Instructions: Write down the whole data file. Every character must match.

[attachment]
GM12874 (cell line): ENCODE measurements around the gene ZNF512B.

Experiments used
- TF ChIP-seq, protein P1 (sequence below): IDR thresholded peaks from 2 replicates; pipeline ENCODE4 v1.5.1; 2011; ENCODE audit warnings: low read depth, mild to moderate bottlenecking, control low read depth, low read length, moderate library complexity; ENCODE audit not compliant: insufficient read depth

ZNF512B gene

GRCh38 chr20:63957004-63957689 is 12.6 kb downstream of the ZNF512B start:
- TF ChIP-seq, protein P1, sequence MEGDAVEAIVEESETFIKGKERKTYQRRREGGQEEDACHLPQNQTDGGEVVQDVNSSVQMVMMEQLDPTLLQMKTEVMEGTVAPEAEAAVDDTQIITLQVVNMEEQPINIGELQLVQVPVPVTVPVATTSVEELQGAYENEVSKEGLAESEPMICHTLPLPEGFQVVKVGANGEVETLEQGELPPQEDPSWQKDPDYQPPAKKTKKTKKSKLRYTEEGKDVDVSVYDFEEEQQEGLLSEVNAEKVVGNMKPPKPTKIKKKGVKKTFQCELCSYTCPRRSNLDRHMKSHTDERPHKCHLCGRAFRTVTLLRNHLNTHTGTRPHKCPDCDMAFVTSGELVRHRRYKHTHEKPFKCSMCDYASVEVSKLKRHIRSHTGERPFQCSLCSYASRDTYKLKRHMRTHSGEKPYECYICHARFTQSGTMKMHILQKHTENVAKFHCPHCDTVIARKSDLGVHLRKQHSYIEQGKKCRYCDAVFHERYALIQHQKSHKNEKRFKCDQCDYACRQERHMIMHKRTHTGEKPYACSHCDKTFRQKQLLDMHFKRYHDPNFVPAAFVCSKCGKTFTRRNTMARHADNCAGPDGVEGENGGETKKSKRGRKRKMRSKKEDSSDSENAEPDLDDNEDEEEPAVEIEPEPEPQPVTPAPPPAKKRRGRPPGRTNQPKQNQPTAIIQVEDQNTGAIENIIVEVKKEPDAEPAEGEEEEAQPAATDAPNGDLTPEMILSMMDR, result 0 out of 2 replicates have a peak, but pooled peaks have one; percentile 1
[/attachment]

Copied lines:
GM12874 (cell line): ENCODE measurements around the gene ZNF512B.

Experiments used
- TF ChIP-seq, protein P1 (sequence below): IDR thresholded peaks from 2 replicates; pipeline ENCODE4 v1.5.1; 2011; ENCODE audit warnings: low read depth, mild to moderate bottlenecking, control low read depth, low read length, moderate library complexity; ENCODE audit not compliant: insufficient read depth

ZNF512B gene

GRCh38 chr20:63957004-63957689 is 12.6 kb downstream of the ZNF512B start:
- TF ChIP-seq, protein P1, sequence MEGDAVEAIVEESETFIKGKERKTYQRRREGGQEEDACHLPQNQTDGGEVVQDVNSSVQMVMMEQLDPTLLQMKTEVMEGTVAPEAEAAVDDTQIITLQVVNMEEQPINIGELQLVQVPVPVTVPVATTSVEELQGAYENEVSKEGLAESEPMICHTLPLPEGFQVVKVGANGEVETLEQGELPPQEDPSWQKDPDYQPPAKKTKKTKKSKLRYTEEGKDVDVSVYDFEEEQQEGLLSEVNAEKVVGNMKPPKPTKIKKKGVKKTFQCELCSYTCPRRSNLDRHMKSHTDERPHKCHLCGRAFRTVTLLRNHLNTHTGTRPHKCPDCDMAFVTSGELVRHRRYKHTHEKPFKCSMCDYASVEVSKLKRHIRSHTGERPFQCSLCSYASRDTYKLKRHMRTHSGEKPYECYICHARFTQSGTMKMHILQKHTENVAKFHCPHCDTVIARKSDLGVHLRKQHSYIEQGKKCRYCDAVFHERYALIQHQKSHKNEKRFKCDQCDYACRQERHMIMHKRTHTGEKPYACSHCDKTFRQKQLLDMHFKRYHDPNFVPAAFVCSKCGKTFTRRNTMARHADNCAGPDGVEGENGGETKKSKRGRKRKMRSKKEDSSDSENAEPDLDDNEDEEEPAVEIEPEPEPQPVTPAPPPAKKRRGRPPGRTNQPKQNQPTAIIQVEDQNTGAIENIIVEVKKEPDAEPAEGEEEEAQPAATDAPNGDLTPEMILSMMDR, result 0 out of 2 replicates have a peak, but pooled peaks have one; percentile 1